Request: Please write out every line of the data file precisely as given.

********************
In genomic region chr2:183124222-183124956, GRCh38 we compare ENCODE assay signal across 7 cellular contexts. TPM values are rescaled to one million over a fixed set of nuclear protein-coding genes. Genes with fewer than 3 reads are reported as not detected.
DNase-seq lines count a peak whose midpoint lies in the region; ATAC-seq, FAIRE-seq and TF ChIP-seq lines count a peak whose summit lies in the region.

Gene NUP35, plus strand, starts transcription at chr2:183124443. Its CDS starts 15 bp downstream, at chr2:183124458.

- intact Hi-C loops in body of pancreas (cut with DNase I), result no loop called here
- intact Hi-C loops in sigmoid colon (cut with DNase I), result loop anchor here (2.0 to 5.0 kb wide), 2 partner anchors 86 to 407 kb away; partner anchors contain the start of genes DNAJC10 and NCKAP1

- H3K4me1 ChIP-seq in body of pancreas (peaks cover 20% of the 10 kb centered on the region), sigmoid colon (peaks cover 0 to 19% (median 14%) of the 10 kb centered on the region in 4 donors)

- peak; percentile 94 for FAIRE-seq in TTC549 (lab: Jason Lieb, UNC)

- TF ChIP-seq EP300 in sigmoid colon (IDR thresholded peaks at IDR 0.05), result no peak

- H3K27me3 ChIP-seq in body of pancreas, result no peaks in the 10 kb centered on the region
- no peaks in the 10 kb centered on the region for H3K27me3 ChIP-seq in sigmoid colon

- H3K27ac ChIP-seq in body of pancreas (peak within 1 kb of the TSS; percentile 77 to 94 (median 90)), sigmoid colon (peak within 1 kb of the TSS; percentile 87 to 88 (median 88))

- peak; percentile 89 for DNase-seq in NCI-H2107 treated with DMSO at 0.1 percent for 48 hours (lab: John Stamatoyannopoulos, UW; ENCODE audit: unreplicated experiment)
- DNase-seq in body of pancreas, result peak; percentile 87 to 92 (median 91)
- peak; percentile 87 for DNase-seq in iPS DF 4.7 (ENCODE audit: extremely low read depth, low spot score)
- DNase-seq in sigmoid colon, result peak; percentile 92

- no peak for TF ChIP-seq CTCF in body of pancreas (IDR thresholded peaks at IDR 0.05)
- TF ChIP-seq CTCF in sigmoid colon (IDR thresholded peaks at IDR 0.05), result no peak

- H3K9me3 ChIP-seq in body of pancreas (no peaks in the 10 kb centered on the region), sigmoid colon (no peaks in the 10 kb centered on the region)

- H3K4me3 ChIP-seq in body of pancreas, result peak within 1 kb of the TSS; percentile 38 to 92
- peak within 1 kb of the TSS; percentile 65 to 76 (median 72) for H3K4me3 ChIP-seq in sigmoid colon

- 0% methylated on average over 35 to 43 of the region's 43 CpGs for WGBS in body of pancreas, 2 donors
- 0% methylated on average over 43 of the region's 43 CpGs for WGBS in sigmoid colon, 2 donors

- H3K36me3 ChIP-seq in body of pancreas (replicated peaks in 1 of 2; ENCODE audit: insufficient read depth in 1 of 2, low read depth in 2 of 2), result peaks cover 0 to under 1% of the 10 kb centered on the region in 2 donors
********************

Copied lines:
In genomic region chr2:183124222-183124956, GRCh38 we compare ENCODE assay signal across 7 cellular contexts. TPM values are rescaled to one million over a fixed set of nuclear protein-coding genes. Genes with fewer than 3 reads are reported as not detected.
DNase-seq lines count a peak whose midpoint lies in the region; ATAC-seq, FAIRE-seq and TF ChIP-seq lines count a peak whose summit lies in the region.

Gene NUP35, plus strand, starts transcription at chr2:183124443. Its CDS starts 15 bp downstream, at chr2:183124458.

- intact Hi-C loops in body of pancreas (cut with DNase I), result no loop called here
- intact Hi-C loops in sigmoid colon (cut with DNase I), result loop anchor here (2.0 to 5.0 kb wide), 2 partner anchors 86 to 407 kb away; partner anchors contain the start of genes DNAJC10 and NCKAP1

- H3K4me1 ChIP-seq in body of pancreas (peaks cover 20% of the 10 kb centered on the region), sigmoid colon (peaks cover 0 to 19% (median 14%) of the 10 kb centered on the region in 4 donors)

- peak; percentile 94 for FAIRE-seq in TTC549 (lab: Jason Lieb, UNC)

- TF ChIP-seq EP300 in sigmoid colon (IDR thresholded peaks at IDR 0.05), result no peak

- H3K27me3 ChIP-seq in body of pancreas, result no peaks in the 10 kb centered on the region
- no peaks in the 10 kb centered on the region for H3K27me3 ChIP-seq in sigmoid colon

- H3K27ac ChIP-seq in body of pancreas (peak within 1 kb of the TSS; percentile 77 to 94 (median 90)), sigmoid colon (peak within 1 kb of the TSS; percentile 87 to 88 (median 88))

- peak; percentile 89 for DNase-seq in NCI-H2107 treated with DMSO at 0.1 percent for 48 hours (lab: John Stamatoyannopoulos, UW; ENCODE audit: unreplicated experiment)
- DNase-seq in body of pancreas, result peak; percentile 87 to 92 (median 91)
- peak; percentile 87 for DNase-seq in iPS DF 4.7 (ENCODE audit: extremely low read depth, low spot score)
- DNase-seq in sigmoid colon, result peak; percentile 92

- no peak for TF ChIP-seq CTCF in body of pancreas (IDR thresholded peaks at IDR 0.05)
- TF ChIP-seq CTCF in sigmoid colon (IDR thresholded peaks at IDR 0.05), result no peak

- H3K9me3 ChIP-seq in body of pancreas (no peaks in the 10 kb centered on the region), sigmoid colon (no peaks in the 10 kb centered on the region)

- H3K4me3 ChIP-seq in body of pancreas, result peak within 1 kb of the TSS; percentile 38 to 92
- peak within 1 kb of the TSS; percentile 65 to 76 (median 72) for H3K4me3 ChIP-seq in sigmoid colon

- 0% methylated on average over 35 to 43 of the region's 43 CpGs for WGBS in body of pancreas, 2 donors
- 0% methylated on average over 43 of the region's 43 CpGs for WGBS in sigmoid colon, 2 donors

- H3K36me3 ChIP-seq in body of pancreas (replicated peaks in 1 of 2; ENCODE audit: insufficient read depth in 1 of 2, low read depth in 2 of 2), result peaks cover 0 to under 1% of the 10 kb centered on the region in 2 donors